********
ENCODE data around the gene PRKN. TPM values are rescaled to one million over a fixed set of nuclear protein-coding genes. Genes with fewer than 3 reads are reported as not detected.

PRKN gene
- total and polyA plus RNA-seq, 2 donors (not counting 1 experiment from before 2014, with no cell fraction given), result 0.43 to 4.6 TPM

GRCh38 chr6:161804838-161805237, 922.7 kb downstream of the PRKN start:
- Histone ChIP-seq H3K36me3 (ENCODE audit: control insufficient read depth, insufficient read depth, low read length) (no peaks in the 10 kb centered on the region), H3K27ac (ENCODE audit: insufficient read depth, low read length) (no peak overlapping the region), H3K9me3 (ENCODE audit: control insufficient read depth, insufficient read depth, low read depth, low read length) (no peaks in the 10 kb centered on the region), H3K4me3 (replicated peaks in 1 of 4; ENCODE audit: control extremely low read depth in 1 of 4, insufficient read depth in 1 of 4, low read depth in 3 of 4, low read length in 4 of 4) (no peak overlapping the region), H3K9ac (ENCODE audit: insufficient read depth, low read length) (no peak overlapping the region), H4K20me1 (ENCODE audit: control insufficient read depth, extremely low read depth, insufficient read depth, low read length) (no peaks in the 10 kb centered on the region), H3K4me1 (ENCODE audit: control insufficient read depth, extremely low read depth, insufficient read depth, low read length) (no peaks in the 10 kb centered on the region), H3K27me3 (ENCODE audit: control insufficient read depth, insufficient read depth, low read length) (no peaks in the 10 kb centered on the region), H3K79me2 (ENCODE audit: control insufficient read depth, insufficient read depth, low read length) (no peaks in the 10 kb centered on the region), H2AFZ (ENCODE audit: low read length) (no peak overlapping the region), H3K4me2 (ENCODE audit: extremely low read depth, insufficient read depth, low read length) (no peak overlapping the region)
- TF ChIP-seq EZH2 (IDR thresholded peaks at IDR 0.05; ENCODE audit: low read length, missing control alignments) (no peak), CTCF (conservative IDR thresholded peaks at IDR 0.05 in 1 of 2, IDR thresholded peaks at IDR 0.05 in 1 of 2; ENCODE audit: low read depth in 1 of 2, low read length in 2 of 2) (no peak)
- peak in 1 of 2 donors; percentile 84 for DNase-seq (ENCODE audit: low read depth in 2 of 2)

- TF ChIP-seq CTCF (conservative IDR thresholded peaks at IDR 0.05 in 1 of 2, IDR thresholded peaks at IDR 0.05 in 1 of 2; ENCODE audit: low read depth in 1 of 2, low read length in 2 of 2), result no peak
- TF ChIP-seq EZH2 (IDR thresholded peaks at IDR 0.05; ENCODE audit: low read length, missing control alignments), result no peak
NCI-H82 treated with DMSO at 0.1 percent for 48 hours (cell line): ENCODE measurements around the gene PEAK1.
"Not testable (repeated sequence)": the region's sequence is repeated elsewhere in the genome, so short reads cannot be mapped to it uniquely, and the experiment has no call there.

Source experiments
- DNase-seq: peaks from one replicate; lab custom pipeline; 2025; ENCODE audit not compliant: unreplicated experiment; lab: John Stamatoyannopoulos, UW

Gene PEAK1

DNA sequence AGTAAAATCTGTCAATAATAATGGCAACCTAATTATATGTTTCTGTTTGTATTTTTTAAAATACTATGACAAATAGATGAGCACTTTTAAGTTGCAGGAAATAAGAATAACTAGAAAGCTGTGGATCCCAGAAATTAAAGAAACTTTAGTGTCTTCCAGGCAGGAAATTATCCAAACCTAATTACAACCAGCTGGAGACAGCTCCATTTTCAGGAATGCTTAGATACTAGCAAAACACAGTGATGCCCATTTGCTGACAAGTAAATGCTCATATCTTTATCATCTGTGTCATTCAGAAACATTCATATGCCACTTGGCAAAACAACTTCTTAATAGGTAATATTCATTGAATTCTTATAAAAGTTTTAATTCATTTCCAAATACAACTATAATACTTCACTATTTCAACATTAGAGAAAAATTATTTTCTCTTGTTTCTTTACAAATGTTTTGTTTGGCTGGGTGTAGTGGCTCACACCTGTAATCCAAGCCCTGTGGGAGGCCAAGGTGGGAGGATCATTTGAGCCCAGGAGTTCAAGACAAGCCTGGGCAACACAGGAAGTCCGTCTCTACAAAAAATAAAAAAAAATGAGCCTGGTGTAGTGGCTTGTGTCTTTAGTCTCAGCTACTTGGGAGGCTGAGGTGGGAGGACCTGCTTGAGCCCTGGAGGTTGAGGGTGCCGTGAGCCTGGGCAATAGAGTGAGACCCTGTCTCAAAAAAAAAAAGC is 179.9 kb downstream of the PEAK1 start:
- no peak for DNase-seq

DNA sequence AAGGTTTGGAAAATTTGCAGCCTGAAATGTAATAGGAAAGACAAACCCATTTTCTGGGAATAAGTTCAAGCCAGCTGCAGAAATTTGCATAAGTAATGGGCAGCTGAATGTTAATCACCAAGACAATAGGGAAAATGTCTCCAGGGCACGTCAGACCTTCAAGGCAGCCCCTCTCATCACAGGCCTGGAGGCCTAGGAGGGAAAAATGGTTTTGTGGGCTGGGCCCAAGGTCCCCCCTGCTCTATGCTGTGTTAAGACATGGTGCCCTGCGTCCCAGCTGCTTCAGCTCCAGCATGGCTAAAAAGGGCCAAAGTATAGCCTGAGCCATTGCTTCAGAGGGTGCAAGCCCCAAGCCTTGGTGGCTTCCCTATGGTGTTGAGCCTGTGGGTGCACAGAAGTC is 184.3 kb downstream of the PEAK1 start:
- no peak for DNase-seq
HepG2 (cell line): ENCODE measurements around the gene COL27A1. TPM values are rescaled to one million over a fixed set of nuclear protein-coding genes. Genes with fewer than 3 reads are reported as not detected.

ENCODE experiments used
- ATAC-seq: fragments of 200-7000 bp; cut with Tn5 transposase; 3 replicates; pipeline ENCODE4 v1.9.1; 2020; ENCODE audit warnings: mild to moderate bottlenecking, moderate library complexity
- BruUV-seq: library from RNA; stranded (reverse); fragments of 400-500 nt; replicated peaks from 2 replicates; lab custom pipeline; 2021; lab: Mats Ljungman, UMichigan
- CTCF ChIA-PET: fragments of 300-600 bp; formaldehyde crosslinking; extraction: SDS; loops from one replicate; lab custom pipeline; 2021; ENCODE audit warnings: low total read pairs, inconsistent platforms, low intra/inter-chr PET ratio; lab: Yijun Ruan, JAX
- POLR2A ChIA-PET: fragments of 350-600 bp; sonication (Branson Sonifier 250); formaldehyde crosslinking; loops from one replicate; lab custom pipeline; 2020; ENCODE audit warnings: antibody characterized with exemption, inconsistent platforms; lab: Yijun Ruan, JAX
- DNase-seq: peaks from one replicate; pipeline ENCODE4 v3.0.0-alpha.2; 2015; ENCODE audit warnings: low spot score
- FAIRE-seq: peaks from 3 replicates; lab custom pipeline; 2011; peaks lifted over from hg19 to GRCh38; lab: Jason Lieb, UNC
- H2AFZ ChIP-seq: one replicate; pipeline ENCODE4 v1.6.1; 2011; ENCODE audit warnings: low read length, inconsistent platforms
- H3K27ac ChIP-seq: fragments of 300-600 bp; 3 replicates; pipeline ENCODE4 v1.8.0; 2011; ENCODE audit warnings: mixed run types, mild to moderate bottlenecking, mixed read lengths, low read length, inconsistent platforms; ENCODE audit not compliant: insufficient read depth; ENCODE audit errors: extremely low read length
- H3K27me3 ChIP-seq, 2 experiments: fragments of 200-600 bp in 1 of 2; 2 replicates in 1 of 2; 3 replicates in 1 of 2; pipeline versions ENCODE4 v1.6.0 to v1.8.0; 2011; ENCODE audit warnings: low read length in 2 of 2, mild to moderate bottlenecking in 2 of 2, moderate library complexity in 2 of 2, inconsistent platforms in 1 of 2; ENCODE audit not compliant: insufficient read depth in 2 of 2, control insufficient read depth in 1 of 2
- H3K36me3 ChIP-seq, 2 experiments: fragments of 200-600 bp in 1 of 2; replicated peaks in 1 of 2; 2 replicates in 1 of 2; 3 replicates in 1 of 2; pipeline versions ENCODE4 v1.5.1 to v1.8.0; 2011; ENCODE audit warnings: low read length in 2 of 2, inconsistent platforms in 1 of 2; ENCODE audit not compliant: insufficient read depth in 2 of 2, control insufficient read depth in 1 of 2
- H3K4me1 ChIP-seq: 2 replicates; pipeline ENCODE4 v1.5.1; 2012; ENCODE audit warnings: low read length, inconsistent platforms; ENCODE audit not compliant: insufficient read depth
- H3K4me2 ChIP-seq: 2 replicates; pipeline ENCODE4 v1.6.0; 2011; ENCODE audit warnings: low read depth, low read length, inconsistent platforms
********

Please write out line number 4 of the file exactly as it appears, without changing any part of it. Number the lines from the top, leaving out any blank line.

GRCh38 chr6:161804838-161805237, 922.7 kb downstream of the PRKN start: